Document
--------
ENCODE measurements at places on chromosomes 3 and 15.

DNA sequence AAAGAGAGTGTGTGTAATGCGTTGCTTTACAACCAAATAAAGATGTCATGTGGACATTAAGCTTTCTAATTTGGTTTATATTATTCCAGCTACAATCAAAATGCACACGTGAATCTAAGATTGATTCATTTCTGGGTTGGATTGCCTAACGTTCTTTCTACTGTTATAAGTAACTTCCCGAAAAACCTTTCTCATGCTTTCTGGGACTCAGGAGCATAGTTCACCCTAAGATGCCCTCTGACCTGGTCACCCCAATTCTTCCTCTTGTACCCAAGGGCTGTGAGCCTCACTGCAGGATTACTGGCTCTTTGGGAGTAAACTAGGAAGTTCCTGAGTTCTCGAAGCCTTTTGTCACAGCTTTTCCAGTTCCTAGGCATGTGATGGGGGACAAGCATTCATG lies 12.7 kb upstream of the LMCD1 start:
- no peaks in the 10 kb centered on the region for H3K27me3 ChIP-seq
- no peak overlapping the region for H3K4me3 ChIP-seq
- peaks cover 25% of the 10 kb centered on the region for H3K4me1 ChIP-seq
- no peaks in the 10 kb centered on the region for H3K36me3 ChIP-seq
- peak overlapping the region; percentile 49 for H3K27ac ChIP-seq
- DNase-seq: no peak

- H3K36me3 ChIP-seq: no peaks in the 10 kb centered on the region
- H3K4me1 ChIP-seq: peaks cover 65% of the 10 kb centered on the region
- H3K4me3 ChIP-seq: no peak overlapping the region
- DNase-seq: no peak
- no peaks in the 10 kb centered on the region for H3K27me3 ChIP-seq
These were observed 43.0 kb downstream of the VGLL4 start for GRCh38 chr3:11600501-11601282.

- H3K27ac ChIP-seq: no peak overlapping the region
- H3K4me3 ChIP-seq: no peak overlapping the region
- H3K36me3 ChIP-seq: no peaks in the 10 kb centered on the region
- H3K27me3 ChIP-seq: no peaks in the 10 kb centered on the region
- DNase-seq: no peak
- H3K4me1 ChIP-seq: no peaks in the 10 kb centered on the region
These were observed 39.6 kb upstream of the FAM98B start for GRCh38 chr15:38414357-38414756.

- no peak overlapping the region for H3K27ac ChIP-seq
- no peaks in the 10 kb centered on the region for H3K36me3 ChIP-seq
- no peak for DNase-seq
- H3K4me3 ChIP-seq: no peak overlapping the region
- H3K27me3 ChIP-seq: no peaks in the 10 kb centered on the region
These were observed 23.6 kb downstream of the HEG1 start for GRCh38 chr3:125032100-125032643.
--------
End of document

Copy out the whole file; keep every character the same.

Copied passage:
ENCODE measurements at places on chromosomes 3 and 15.

DNA sequence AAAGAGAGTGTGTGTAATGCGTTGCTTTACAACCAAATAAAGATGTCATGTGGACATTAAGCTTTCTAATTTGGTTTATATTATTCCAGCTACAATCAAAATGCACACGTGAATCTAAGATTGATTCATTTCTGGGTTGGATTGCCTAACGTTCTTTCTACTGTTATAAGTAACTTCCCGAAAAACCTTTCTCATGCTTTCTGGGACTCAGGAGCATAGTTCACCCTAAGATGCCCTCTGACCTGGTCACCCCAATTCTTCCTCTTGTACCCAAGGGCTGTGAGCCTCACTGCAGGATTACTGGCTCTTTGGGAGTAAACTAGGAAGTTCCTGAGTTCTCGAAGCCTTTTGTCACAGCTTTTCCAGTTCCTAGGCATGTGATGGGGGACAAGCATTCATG lies 12.7 kb upstream of the LMCD1 start:
- no peaks in the 10 kb centered on the region for H3K27me3 ChIP-seq
- no peak overlapping the region for H3K4me3 ChIP-seq
- peaks cover 25% of the 10 kb centered on the region for H3K4me1 ChIP-seq
- no peaks in the 10 kb centered on the region for H3K36me3 ChIP-seq
- peak overlapping the region; percentile 49 for H3K27ac ChIP-seq
- DNase-seq: no peak

- H3K36me3 ChIP-seq: no peaks in the 10 kb centered on the region
- H3K4me1 ChIP-seq: peaks cover 65% of the 10 kb centered on the region
- H3K4me3 ChIP-seq: no peak overlapping the region
- DNase-seq: no peak
- no peaks in the 10 kb centered on the region for H3K27me3 ChIP-seq
These were observed 43.0 kb downstream of the VGLL4 start for GRCh38 chr3:11600501-11601282.

- H3K27ac ChIP-seq: no peak overlapping the region
- H3K4me3 ChIP-seq: no peak overlapping the region
- H3K36me3 ChIP-seq: no peaks in the 10 kb centered on the region
- H3K27me3 ChIP-seq: no peaks in the 10 kb centered on the region
- DNase-seq: no peak
- H3K4me1 ChIP-seq: no peaks in the 10 kb centered on the region
These were observed 39.6 kb upstream of the FAM98B start for GRCh38 chr15:38414357-38414756.

- no peak overlapping the region for H3K27ac ChIP-seq
- no peaks in the 10 kb centered on the region for H3K36me3 ChIP-seq
- no peak for DNase-seq
- H3K4me3 ChIP-seq: no peak overlapping the region
- H3K27me3 ChIP-seq: no peaks in the 10 kb centered on the region
These were observed 23.6 kb downstream of the HEG1 start for GRCh38 chr3:125032100-125032643.